Cyclists rejoice! One of Toronto’s long-lost cycling routes is resurfacing this weekend when the Lower Don path south of Queen St. will reopen after 16 months of construction. Those attending the official ceremonies on Saturday morning should expect dignitaries, celebrities, balloons, a marching band, and…oh, wait a second. It turns out that for the reopening of a major bike and pedestrian path, all we get is some burly guy in an orange safety vest and a hard hat pushing aside a portable barrier. But the lack of an official event shouldn’t prevent cyclists from clinking their water bottles together in celebration.
Although the path may continue to look like a bit of a moonscape until landscaping is completed later this year or next, it’s already a huge improvement over what was there when construction began. The most visible upgrade for pedestrians and cyclists will be the elimination of the dingy, dangerous metal-grate underpass that seemed barely a couple of centimetres above the river most days. The ominous steel trap with bike-eating gates at both ends has been replaced by an at-grade underpass that can only feel palatial by comparison.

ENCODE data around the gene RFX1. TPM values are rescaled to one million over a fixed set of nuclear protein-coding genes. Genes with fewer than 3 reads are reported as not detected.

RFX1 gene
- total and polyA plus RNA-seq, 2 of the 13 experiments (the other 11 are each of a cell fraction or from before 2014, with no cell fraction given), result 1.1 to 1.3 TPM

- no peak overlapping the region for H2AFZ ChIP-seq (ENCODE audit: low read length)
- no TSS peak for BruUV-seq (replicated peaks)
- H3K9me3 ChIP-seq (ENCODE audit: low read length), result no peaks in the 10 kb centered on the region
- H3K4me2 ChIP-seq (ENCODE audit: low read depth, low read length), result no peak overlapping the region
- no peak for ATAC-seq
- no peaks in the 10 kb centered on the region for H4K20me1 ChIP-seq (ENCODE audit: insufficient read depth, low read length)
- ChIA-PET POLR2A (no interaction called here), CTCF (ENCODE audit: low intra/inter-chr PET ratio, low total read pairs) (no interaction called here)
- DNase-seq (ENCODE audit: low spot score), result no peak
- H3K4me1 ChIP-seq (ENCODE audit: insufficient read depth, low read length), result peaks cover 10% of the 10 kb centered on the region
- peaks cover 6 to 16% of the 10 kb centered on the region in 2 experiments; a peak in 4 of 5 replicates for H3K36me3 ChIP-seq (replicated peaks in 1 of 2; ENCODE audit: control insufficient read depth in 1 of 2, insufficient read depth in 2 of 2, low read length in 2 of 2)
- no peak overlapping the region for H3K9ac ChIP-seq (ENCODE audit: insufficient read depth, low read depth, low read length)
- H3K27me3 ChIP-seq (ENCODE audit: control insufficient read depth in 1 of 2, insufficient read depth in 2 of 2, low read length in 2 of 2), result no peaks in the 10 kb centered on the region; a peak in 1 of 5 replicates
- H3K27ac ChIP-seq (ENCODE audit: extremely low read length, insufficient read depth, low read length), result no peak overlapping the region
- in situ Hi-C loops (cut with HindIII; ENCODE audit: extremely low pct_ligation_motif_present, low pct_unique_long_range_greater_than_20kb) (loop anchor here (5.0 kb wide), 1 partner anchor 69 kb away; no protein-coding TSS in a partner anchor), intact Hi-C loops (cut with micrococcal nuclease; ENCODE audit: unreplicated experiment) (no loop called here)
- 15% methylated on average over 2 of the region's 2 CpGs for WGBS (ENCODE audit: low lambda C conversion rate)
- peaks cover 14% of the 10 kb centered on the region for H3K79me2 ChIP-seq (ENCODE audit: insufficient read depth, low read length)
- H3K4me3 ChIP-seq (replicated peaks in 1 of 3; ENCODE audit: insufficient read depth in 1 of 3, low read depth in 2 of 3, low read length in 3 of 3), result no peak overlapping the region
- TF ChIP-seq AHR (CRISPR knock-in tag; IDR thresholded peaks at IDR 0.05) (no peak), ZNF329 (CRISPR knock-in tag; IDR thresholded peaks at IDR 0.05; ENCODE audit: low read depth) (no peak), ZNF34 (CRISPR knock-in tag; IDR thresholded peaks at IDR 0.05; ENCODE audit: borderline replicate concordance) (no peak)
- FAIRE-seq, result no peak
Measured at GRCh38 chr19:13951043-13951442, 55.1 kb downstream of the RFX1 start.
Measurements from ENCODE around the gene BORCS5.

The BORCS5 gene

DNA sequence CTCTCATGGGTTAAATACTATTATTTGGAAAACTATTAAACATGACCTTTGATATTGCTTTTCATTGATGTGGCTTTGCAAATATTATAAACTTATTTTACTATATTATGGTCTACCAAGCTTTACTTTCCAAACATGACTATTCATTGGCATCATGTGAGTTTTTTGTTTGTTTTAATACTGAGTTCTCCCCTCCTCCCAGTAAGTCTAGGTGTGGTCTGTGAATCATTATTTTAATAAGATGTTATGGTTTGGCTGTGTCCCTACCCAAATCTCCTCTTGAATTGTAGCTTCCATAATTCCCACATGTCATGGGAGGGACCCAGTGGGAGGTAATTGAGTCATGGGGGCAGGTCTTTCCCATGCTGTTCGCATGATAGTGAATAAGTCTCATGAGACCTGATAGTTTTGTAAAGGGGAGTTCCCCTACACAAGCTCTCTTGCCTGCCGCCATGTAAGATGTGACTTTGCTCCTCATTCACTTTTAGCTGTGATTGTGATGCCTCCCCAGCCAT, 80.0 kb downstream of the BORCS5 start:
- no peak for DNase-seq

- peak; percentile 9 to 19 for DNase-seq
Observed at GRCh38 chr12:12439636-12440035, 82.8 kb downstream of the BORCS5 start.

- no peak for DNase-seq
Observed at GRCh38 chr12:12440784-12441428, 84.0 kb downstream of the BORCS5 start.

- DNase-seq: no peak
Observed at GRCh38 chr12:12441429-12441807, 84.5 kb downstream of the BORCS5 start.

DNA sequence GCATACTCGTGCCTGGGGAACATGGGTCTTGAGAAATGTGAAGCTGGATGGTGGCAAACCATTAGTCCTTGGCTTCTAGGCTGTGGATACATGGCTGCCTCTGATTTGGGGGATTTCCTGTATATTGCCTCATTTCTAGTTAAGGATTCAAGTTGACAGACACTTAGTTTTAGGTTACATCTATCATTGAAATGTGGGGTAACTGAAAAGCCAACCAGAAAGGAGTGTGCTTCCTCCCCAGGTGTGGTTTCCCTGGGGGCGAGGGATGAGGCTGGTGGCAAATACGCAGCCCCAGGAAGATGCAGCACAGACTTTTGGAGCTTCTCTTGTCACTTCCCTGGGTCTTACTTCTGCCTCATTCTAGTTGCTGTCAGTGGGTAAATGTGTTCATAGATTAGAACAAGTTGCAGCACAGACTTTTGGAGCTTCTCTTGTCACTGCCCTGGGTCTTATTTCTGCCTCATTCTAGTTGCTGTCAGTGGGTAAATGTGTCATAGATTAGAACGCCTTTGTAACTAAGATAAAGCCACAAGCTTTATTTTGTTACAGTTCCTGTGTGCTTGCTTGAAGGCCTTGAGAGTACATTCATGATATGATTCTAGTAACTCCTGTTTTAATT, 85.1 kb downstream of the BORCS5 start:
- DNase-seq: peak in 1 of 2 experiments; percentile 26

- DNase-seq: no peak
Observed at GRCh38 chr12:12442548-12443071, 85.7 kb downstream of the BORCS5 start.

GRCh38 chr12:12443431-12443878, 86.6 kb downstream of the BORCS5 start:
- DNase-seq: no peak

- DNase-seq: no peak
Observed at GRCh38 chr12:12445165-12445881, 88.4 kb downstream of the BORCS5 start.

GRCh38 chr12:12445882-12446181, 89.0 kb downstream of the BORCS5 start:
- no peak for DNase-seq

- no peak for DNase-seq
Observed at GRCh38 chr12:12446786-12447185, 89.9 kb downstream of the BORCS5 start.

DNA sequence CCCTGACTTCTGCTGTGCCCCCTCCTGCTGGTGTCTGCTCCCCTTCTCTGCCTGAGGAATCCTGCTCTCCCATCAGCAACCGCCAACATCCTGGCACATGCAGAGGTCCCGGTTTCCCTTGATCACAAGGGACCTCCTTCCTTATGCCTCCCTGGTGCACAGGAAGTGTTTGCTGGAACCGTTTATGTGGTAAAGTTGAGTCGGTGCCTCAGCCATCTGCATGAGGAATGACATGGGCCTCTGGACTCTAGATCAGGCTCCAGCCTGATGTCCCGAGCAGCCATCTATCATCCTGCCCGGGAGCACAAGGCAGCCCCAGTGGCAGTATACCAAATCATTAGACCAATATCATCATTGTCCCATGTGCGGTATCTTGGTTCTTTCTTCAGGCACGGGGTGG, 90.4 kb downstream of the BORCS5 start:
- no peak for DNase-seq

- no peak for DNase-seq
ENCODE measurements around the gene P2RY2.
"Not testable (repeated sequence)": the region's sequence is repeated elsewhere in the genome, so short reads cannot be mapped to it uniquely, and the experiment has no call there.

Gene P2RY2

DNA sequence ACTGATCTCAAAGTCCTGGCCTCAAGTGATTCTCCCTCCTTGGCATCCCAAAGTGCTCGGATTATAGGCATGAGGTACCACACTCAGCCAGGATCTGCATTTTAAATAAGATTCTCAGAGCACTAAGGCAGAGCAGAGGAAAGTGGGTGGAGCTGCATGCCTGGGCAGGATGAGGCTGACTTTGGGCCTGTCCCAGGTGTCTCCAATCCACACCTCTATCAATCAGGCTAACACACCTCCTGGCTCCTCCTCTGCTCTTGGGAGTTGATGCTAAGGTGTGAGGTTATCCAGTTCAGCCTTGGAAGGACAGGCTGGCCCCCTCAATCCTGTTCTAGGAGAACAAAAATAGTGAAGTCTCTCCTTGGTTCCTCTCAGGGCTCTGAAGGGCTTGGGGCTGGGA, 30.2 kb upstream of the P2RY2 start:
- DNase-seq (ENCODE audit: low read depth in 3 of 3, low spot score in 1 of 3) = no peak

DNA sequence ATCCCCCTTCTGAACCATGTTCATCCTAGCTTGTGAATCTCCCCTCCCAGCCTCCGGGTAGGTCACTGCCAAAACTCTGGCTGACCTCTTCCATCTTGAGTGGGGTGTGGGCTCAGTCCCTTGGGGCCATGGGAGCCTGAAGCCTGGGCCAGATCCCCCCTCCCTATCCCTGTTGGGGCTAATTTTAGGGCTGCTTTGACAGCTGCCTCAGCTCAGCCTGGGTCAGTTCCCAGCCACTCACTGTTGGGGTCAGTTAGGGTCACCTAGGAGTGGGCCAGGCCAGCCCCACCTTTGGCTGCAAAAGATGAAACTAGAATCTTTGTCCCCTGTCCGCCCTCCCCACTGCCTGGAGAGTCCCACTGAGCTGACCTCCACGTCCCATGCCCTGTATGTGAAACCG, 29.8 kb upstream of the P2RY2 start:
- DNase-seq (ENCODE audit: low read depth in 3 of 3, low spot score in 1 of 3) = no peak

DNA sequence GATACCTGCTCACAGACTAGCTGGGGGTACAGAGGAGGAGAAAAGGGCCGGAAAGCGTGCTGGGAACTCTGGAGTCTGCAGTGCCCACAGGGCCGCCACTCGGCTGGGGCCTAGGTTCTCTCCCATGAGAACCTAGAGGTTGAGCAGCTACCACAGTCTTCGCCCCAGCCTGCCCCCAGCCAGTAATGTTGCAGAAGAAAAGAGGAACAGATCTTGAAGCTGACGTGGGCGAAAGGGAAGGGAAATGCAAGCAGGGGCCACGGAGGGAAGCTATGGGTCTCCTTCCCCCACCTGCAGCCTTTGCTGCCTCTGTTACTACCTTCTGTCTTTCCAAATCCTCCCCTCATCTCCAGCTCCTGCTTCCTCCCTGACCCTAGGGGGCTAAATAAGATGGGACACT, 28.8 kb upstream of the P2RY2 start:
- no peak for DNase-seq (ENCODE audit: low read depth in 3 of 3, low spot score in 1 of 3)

The bike path improvements are part of a much larger project that includes flood protection for downtown, access to a new park, and improved habitat for the three-headed fish that make their homes in the Don. You can get an appreciation for the size of the project from some of the pictures posted on Don Watcher. Many cyclists (myself included) weren’t happy to lose this important path for over a year, but the improvements may be worth the wait.
As for the marching band, there may be some kind of ceremony later this year after the pathway is landscaped. There will almost certainly be a media event when Don River Park opens on the other side of the tracks. That’s scheduled for sometime in 2008, but I can’t see it happening on time.
See Toronto Region Conservation‘s latest Lower West Don Newsletter (PDF) for more information about the flood remediation project. Don Watcher, who recently celebrated his second blogiversary, has done the most extensive reporting on the construction progress that I’ve seen.
A version of this article appeared on Torontoist.